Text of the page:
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Judge Gary Hoff Is Retiring After Distinguished Career

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After nearly 28 years on the Fresno County Superior Court bench, Gary Hoff is retiring. (GV Wire/Jahz Tello)
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Gary Hoff planned to step down from the Fresno County Superior Court bench sometime next year. He was close to serving 28 years doling out justice.

Health problems accelerated that decision.

“I was looking forward to sitting on assignment as a retired judge, traveling, volunteering my time in worthwhile organizations that are special to me, and the usual endeavors the retirees do when their career is done,” Hoff said.

“Despite being vaccinated, I did get the COVID virus in mid-October and subsequent medical (tests) revealed I have cancer. I decided to advance my retirement plans to concentrate on my immediate priorities: health, family, and faith,” Hoff said.

Hoff is in the process of filing his official retirement paperwork, expecting that to happen by the end of the month.

As a Judge, He Strived to Help Youth

That community service is among his retirement plans isn’t surprising.

One of his first assignments presiding over the juvenile court.

“When I saw kids in juvenile court, it wasn’t their first offense, it wasn’t their first-time felony,” Hoff told KSEE-24 two years ago.

So, Hoff started a “youth court” to hold young people accountable for minor offenses. Early intervention, Hoff said, would help young offenders before they turned to serious crime.

There are now youth courts at high schools throughout Fresno County. The judges who preside over the hearings are volunteers.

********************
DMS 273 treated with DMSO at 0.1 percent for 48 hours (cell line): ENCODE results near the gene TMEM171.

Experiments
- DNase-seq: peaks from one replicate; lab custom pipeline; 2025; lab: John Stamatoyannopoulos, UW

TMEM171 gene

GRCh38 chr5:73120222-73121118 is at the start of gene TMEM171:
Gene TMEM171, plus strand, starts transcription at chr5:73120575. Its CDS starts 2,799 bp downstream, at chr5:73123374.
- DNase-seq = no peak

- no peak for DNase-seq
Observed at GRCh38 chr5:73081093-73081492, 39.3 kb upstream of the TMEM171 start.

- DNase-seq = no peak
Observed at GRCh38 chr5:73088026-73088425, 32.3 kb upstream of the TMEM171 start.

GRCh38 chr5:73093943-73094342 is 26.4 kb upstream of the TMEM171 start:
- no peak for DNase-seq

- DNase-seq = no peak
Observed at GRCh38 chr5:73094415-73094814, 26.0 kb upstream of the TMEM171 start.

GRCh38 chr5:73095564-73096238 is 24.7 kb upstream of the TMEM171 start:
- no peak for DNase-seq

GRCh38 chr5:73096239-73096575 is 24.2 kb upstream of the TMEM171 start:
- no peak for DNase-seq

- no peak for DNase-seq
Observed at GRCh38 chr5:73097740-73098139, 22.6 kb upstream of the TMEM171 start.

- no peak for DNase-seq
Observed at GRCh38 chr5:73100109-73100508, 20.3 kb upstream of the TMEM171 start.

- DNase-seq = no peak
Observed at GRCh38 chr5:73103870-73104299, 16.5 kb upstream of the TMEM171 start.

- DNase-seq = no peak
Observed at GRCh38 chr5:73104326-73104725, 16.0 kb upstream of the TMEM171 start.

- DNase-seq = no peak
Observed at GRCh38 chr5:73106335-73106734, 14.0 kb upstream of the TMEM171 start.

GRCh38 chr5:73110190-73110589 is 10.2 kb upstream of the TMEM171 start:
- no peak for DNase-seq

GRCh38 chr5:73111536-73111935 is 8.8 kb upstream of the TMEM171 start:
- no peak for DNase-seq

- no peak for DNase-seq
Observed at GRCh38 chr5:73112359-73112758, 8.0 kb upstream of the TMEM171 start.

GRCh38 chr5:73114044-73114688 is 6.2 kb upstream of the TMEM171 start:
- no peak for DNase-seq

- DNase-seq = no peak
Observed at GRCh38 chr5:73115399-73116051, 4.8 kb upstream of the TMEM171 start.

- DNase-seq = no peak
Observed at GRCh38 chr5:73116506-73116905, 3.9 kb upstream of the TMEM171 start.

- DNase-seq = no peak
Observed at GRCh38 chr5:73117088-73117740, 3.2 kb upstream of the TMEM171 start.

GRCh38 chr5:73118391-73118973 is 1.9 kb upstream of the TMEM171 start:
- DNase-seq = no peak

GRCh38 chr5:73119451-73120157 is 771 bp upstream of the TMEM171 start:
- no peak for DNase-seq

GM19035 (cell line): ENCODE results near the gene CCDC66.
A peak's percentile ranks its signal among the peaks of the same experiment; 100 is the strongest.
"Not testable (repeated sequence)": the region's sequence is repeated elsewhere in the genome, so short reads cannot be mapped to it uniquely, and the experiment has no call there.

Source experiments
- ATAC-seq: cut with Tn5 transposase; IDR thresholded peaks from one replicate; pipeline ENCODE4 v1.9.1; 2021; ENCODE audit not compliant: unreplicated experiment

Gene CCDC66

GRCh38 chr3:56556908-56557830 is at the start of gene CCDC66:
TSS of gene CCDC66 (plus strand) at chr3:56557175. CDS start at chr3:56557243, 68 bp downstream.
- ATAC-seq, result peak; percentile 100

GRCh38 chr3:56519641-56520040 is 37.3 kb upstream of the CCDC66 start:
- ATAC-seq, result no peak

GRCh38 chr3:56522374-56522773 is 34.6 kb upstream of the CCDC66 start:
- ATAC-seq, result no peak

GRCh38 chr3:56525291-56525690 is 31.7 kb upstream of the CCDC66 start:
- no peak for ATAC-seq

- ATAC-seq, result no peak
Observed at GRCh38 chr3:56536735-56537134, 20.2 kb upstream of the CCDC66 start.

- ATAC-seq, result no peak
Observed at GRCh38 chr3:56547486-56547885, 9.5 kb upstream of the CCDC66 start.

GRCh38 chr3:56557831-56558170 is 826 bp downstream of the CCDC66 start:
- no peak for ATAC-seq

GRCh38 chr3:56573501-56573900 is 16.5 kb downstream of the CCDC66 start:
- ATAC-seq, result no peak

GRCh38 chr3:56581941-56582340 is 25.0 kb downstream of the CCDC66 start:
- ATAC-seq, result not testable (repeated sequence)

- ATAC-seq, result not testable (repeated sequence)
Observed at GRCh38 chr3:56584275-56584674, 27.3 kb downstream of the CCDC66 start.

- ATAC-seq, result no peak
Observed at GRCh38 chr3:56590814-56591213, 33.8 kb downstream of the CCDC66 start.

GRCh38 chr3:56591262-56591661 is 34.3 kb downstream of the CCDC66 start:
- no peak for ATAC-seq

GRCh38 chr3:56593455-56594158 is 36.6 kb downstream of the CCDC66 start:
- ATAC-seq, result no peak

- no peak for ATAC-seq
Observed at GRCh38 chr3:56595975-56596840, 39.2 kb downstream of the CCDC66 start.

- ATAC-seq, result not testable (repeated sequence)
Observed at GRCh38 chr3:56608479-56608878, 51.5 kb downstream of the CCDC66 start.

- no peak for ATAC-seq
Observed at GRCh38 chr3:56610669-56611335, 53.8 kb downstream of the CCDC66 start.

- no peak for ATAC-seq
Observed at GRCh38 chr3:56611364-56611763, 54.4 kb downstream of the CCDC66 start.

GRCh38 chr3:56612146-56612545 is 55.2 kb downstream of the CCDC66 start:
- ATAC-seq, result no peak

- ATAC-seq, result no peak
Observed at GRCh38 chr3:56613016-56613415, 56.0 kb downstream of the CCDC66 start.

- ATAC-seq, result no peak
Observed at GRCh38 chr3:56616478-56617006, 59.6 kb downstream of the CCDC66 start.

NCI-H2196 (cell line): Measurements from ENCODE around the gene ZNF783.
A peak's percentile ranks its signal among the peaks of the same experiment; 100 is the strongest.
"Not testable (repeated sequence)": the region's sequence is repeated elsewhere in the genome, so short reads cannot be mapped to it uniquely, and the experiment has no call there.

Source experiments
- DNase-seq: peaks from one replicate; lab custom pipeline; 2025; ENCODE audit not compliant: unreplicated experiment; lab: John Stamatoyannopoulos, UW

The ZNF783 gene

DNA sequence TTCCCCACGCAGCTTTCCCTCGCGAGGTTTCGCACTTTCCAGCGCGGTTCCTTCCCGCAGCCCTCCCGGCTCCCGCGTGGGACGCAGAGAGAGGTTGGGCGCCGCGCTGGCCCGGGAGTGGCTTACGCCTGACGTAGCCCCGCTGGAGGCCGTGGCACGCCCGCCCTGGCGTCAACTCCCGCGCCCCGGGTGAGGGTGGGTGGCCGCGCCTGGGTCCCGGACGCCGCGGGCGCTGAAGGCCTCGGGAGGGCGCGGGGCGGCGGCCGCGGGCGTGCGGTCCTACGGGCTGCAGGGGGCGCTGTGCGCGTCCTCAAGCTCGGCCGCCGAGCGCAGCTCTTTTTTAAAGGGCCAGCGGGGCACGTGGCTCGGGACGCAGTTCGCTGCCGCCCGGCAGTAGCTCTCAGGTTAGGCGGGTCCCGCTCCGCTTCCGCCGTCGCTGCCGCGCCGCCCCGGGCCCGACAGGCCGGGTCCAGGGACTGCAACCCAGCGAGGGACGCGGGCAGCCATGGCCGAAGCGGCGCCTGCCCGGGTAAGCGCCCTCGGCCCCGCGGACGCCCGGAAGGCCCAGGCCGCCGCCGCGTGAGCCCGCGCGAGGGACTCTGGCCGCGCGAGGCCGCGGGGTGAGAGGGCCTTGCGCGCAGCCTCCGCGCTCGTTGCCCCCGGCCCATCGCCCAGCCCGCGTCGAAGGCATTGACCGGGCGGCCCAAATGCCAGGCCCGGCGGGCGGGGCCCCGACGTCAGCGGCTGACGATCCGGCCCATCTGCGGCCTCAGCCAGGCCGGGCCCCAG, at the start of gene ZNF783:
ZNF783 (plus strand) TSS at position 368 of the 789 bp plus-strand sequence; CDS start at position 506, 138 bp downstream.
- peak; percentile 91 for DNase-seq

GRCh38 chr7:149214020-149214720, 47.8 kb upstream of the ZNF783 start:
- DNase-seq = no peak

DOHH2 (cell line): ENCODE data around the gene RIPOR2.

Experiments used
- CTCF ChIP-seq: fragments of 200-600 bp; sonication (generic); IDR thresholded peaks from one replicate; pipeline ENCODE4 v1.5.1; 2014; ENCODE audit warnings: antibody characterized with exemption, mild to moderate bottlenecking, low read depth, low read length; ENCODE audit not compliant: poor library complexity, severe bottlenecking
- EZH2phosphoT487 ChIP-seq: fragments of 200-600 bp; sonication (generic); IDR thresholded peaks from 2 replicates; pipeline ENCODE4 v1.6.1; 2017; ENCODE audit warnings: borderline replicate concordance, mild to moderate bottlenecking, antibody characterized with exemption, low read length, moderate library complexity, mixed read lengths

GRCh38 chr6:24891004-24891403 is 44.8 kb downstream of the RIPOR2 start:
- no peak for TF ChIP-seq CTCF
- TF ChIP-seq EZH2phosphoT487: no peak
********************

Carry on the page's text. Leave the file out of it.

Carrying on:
Hoff Reflects Upon Career

Hoff said he’s “not sure I can pinpoint a singular case” as his most memorable.

“As a prosecutor, I had many high profile homicide cases and successfully prosecuted the first spousal rape jury trial in Fresno County. As a judge, I have presided over many high-profile, complex criminal trials involving everything from violent crimes, robberies, child sexual assault, rapes, gang-related crimes, and homicides.  Each is unique and somewhat memorable,” Hoff said.

“I mostly recall the emotions and  human drama and trauma and dynamics involved in cases and its effects on all participants in the proceedings: victims, witnesses, defendants,  families of the victims and defendants, lawyers, court staff, and even me.”

Prefers Gubernatorial Judicial Appointments Over Elections

Hoff is not up for re-election until 2024. Leaving the bench early allows Gov. Gavin Newsom to appoint his successor.

“Quite frankly, the public doesn’t necessarily understand the qualities and attributes of being a fair, neutral, decisive judicial officer.  A political campaign among several judicial candidates, in my opinion, is generally not informative enough to the general public to select the best-qualified person; rather it often dissolves into a popularity contest fueled by political donations.” — Judge Gary Hoff